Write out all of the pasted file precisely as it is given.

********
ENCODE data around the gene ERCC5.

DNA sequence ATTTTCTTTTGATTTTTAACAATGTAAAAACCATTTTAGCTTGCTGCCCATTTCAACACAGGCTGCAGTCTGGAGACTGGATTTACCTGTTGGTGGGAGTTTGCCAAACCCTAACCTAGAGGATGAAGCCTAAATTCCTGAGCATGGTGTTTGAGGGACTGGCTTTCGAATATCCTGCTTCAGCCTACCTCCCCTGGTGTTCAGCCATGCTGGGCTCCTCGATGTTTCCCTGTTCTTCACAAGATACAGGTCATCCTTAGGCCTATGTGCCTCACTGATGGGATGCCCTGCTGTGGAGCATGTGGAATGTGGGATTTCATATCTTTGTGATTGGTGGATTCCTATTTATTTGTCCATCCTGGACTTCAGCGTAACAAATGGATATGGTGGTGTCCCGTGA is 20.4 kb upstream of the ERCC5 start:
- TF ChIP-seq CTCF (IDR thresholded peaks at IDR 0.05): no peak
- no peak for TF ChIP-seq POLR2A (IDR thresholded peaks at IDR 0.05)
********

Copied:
ENCODE data around the gene ERCC5.

DNA sequence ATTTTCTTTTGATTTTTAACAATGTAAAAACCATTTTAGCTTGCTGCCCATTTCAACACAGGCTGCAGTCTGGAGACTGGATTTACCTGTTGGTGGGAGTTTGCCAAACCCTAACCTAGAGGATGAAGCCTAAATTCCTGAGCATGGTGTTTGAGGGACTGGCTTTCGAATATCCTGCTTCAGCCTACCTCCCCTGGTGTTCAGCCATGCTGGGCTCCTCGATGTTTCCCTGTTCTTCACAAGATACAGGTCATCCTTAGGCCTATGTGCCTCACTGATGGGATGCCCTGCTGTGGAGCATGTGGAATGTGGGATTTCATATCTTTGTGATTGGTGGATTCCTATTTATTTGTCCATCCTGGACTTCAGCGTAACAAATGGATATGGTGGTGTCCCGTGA is 20.4 kb upstream of the ERCC5 start:
- TF ChIP-seq CTCF (IDR thresholded peaks at IDR 0.05): no peak
- no peak for TF ChIP-seq POLR2A (IDR thresholded peaks at IDR 0.05)